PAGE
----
While it’s a rare New Year’s Eve-themed film, Stuck with You is, unfortunately, rather stale and uninspired.
We review the Netflix film Stuck with You, which does not contain spoilers.
The trope of strangers getting stuck in an elevator and having revelations about their lives or forming a strong bond is one that’s been a bit overdone. It’s not that it can’t still be done well (though will anything top the scene with Tom Hanks in You’ve Got Mail?), but it requires compelling actors and a unique take. Unfortunately, the French film Stuck with You doesn’t quite hit the mark and never captures the magic that such a premise depends upon.
Stuck with You review and plot summary
While there are tons of Christmas films, there are fewer New Year’s Eve films, but director Frank Bellocq‘s Stuck with You attempts to fill that gap. On the last night of the year, strangers Gael (Kev Adams) and Hannah (Camille Lellouche) are on their way to celebrations in the same building. But the elevator that they are in together gets stuck and won’t let them out. They contact emergency services, which warn them that they’re very busy with other calls and it might be a while before they’re rescued.
After Gael calms Hannah down from her claustrophobia attack, the two surly people begin to open up to each other. They share the issues in their current relationships and those that came from their childhood. Writers Jean-Luc Cano and Frank Bellocq figure out interesting ways to get the action outside of the elevator (because watching two people trapped in a tiny space for almost an hour would not be very engaging). As they describe memories to each other, the elevator doors open, allowing them to step into those memories and observe.
As Stuck with You unfolds, Gael shares how his childhood made him insecure, and now he is trapped in a relationship with a woman who is frustrated by his lack of growth in his career as a writer and comedian as she progresses. Meanwhile, Hannah struggles to trust people and is still scarred by events in her childhood.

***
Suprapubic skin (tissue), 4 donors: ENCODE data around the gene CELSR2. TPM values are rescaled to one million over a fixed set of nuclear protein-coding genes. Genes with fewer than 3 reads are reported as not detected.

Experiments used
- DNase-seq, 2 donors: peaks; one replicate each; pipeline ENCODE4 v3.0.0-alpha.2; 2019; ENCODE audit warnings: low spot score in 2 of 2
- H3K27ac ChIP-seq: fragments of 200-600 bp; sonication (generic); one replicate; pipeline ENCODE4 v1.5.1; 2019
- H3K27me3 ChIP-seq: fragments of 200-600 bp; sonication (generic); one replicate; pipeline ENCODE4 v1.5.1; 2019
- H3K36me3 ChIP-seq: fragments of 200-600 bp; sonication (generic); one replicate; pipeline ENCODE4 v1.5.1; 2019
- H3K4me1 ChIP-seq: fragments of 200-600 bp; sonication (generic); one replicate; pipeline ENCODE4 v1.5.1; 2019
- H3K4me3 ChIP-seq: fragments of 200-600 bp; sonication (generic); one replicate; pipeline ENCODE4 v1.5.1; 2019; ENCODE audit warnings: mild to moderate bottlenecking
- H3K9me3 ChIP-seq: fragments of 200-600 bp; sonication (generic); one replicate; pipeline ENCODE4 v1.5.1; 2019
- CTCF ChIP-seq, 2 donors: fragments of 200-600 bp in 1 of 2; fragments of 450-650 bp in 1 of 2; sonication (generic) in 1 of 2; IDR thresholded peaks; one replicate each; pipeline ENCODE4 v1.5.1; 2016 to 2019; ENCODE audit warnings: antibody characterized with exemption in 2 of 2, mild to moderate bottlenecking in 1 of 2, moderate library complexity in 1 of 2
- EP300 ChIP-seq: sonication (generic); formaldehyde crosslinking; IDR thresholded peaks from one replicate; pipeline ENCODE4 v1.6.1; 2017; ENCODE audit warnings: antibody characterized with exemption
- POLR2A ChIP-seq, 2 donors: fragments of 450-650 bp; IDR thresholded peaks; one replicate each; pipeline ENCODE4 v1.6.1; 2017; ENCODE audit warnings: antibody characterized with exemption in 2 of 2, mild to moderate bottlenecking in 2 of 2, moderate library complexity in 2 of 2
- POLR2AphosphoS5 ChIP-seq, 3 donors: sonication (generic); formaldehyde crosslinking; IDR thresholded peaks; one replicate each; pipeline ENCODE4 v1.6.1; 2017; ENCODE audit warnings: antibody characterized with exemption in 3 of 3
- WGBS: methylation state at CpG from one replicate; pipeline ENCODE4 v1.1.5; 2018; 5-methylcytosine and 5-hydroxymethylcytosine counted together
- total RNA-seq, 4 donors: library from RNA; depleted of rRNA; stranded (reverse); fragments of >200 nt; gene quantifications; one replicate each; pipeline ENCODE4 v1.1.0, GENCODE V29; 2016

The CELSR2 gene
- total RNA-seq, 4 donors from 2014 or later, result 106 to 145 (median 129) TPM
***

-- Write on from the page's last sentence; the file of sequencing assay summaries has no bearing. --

The film is decently well-made from a crafts perspective, but unfortunately, neither actor has the comedic ability or charisma to maintain interest in what is largely a two-hander. (It’s all too easy to see why Gael hasn’t been succeeding as a stand-up comedian.) They are lacking in chemistry as a pair, lacking any romantic tension between them that isn’t supplied directly in the script.
Is Stuck with You good?
While there are some interesting ideas in Stuck with You and Bellocq’s attempts to explore the “stuck in an elevator” trope creatively, ultimately, the film flounders. The main pair can’t sustain interest even for its hour-long runtime, and the romance between them feels contrived and stale.
If you’re looking to watch something in French to see if you maintained anything from your high school classes or if you’re desperate for something New Year’s Eve-themed, it might be worth a watch. (Though I would recommend a Céline Sciamma film and When Harry Met Sally instead, respectively.) Otherwise, you can feel safe skipping this one if it pops up in your Netflix recommendations.
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